Olympia, WA – Nursing home workers from around the state spent the day Thursday in Olympia to try to convince their legislators to support an additional funding source for skilled nursing care facilities: a Quality Assurance Fee paid by nursing home operators based on their profits. Comments from Nick Federici (FED-ah-REE-chee), legislative director, Washington United for Quality Nursing Home Care; and Donna Peake, a Vancouver certified nurse's assistant.
Intro: Nursing home workers are voicing support for a new funding source for nursing homes in Washington. It’s known as a Quality Assurance Fee, and it is already used in more than 30 other states. Nick Federici, with the group “Washington United for Quality Nursing Home Care,” says it’s a way to dedicate more money to caring for older and disabled residents…without having to charge them more.
|Cut 145098 :15 "It’s a fee that’s actually paid by the nursing home organizations themselves. Those fees are then matched by the federal government and that money comes back into Washington state to pay for nursing home care of low-income Medicaid patients across the state."|
Suggested Tag: The bill prohibits nursing home operators from raising their rates in order to pay the Quality Assurance Fees. Some operators are concerned that the fees will give an unfair competitive advantage to nursing homes that have more low-income patients and therefore will get more federal matching money. But Federici’s group estimates only two nursing homes in the state would pay more in fees than they would receive.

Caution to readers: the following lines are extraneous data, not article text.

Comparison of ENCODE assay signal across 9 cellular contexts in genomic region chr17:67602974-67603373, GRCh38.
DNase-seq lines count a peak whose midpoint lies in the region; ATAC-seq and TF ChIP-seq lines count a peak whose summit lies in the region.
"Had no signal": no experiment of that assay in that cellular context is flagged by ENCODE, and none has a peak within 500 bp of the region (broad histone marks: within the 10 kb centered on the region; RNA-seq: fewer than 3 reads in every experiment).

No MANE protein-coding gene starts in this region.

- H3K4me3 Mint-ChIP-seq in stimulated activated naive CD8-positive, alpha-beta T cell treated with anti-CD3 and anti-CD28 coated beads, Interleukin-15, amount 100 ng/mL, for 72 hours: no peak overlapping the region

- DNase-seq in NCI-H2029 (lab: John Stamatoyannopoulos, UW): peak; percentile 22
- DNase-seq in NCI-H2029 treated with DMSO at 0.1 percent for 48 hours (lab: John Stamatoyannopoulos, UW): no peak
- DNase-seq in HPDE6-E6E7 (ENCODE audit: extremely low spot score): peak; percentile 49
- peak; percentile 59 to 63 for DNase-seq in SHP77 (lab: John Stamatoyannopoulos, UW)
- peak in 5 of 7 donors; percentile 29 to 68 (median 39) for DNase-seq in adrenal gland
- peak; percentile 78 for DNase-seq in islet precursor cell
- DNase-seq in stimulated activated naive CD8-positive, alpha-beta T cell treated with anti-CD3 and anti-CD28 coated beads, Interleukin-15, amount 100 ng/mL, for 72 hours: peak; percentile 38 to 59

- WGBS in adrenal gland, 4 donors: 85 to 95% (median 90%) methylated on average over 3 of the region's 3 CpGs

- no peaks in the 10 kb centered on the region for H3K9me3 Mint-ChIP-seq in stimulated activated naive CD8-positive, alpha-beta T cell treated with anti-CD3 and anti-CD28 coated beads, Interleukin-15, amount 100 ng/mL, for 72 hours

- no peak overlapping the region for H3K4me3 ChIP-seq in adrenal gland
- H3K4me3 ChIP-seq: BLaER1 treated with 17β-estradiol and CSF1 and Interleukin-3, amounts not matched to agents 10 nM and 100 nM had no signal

Alternate Cut: The fee would be a percentage of the home's profit, based on the number of beds it has and the number of Medicaid patients it cares for. Donna Peake is a certified nurse’s assistant in Vancouver. She says a dedicated funding source would be welcome. Cuts at her employer have meant fewer caregivers…and more frustration for staff and residents.
|Cut 155098 :14 "You’ve gotta take shortcuts to meet the care, y’know, to try to get things done when you’re working with that many residents. And it’s hard – it hurts me, because I know I’m better than that – but because we don’t have the staff, I can’t deliver the quality care that they need to have."|
Alternate Tag: The House bill to create the fee is sponsored by Representative Tami Green of Lakewood, a registered nurse who has worked in long-term care facilities. It has 23 co-sponsors.